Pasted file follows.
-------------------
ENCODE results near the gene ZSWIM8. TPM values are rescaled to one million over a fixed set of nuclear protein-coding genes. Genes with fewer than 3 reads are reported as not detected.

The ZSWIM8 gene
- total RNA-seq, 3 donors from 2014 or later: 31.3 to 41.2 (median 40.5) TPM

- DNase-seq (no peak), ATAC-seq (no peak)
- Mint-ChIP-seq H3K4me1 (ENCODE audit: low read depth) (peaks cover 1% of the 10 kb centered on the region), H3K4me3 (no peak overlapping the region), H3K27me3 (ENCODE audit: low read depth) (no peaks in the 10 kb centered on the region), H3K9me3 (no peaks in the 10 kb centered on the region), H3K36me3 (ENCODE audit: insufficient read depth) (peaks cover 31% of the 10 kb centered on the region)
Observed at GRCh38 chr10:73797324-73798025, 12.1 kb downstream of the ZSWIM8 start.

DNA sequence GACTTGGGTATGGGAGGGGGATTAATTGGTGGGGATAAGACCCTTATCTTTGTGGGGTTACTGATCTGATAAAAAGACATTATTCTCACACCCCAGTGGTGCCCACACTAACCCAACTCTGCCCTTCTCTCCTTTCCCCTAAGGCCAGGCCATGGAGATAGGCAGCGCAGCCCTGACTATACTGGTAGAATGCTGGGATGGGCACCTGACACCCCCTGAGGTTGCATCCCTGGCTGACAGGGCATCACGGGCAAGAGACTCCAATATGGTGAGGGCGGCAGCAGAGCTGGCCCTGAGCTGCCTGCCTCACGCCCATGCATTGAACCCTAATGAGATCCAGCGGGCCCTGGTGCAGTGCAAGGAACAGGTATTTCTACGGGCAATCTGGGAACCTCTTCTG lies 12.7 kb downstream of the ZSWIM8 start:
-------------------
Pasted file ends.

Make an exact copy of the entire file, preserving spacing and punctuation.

ENCODE results near the gene ZSWIM8. TPM values are rescaled to one million over a fixed set of nuclear protein-coding genes. Genes with fewer than 3 reads are reported as not detected.

The ZSWIM8 gene
- total RNA-seq, 3 donors from 2014 or later: 31.3 to 41.2 (median 40.5) TPM

- DNase-seq (no peak), ATAC-seq (no peak)
- Mint-ChIP-seq H3K4me1 (ENCODE audit: low read depth) (peaks cover 1% of the 10 kb centered on the region), H3K4me3 (no peak overlapping the region), H3K27me3 (ENCODE audit: low read depth) (no peaks in the 10 kb centered on the region), H3K9me3 (no peaks in the 10 kb centered on the region), H3K36me3 (ENCODE audit: insufficient read depth) (peaks cover 31% of the 10 kb centered on the region)
Observed at GRCh38 chr10:73797324-73798025, 12.1 kb downstream of the ZSWIM8 start.

DNA sequence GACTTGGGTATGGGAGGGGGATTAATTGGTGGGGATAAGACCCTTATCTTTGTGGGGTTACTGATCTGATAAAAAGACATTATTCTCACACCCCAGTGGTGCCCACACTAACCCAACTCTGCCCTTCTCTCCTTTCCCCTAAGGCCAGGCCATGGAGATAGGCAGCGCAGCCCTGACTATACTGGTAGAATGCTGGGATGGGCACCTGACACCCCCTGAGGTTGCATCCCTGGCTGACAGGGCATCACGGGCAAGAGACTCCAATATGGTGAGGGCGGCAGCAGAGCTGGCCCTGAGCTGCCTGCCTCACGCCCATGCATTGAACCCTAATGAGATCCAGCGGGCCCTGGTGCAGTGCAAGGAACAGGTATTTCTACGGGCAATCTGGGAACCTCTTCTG lies 12.7 kb downstream of the ZSWIM8 start: